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Katonah-Lewisboro School Board Adopts Budget

CROSS RIVER, N.Y. – The Katonah-Lewisboro Board of Education adopted the proposed district budget for 2012-13 at its meeting this week. The $113 million spending package calls for 2.09 percent increase in the tax levy while eliminating 24 fulltime jobs, including nine teaching positions.

The board voted 6-1 to adopt the budget with Trustee Peter Treyz casting the only dissenting vote. During the meeting Treyz said he had hoped to see a budget with little or no tax increase.

“I believe we have delivered an excellent budget,” said board President Mark Lipton. “It’s been a struggle with the unfunded mandates and the tax cap, but I think we’ve created a budget that reflects the community’s values. It meets the needs of the students for them to learn something new and meaningful every day,”

Lipton said he knows it was impossible to please everyone throughout the budget process.

“No budget can make everyone happy,” he said. “But your concerns were listened to.”

The 2012-13 budget is an increase of 1.78 percent over last year’s spending package. Some $60,000 in expenditures was trimmed since the board’s last budget session. As a result, the original proposed tax levy increase dropped from 2.5 percent to 2.09 percent. That number still places the district below the state-imposed tax cap.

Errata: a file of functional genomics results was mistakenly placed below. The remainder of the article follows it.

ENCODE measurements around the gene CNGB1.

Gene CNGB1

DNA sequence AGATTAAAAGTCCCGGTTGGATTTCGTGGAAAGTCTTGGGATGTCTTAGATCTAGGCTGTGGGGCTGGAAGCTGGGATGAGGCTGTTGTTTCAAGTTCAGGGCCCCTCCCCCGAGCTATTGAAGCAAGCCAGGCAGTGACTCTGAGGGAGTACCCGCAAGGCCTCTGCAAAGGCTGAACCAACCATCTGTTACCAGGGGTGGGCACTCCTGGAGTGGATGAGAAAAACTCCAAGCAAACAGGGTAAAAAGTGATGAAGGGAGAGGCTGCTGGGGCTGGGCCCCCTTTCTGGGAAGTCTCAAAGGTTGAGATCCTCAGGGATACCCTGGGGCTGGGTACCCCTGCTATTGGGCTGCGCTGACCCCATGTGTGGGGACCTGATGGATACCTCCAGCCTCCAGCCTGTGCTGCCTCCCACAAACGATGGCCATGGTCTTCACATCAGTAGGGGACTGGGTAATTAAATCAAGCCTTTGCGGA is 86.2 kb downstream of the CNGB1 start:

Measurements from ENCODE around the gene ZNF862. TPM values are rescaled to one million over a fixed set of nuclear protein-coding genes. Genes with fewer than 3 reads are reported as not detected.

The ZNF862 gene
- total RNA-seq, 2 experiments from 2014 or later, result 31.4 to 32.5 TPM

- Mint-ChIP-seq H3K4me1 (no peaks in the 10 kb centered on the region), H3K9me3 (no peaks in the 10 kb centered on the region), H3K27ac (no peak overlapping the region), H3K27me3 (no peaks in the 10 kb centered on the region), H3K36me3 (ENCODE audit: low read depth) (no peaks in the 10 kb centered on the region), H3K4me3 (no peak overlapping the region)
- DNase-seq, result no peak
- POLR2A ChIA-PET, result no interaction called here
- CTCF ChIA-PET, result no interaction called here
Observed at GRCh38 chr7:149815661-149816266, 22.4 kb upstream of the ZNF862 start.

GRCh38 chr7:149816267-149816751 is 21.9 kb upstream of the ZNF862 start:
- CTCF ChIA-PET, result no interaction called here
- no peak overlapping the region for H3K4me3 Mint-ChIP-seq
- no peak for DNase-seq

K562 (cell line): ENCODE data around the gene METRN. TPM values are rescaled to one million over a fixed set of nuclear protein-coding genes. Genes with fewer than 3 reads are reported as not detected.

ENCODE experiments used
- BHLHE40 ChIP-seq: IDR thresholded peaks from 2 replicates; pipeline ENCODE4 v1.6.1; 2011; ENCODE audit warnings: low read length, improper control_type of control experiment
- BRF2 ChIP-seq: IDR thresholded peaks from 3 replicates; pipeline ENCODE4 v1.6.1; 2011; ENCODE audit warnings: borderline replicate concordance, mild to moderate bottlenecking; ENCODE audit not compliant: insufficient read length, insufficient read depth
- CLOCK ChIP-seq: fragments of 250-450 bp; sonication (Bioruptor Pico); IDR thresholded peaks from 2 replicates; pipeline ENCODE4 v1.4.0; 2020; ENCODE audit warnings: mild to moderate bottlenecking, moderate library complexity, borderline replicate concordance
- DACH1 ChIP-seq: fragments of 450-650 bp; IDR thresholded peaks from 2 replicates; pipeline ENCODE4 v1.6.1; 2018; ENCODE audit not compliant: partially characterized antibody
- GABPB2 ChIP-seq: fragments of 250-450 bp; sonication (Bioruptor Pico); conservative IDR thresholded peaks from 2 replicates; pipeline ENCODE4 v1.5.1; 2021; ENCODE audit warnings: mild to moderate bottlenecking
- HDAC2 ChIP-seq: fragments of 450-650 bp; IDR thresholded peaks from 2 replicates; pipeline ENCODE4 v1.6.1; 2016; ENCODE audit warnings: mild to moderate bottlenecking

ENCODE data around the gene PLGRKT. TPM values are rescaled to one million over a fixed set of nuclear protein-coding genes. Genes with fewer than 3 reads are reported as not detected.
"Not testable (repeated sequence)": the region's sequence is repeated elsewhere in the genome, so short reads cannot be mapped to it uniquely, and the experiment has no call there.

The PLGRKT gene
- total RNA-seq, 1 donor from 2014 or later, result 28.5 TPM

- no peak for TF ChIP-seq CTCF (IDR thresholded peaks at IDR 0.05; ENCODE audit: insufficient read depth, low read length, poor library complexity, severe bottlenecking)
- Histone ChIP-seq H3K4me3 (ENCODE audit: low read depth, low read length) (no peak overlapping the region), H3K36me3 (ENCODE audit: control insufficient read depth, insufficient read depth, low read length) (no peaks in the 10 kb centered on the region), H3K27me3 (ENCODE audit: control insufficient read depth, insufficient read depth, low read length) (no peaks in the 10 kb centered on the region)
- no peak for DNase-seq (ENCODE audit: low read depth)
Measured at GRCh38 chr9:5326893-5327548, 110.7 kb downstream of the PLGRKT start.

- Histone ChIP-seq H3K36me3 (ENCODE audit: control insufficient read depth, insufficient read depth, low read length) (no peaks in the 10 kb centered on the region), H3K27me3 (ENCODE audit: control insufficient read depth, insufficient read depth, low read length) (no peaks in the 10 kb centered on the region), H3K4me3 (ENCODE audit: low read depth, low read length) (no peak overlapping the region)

District officials noted that although the state imposed tax cap is frequently referred to as being 2 percent, it actually varies and can be higher or lower depending on the district’s local tax property tax revenues. The calculated state-defined tax levy cap for the district is 3.56 percent due to approximate 1.33 percent inflation caused by one-time expenses, officials said. Without this inflation from expenses the tax levy limit would be 2.23 percent.

School Superintendent Paul Kreutzer said the school budget reflects the district’s attempt to control spending during a difficult economy as student enrollment drops.

“We are stabilizing the district for the future,” he said. “This is a long-term situation and paying for things with a credit card is not a long-term solution.”

Trustee Michael Gordon said the district was able to develop a budget that still addresses the educational needs of its students.

“We will be able to continue to offer a top-flight education,” he said “Classes may be larger than some parents would like, but all of the evidence shows that our kids will be just fine.”

The budget will go before district voters on May 15.

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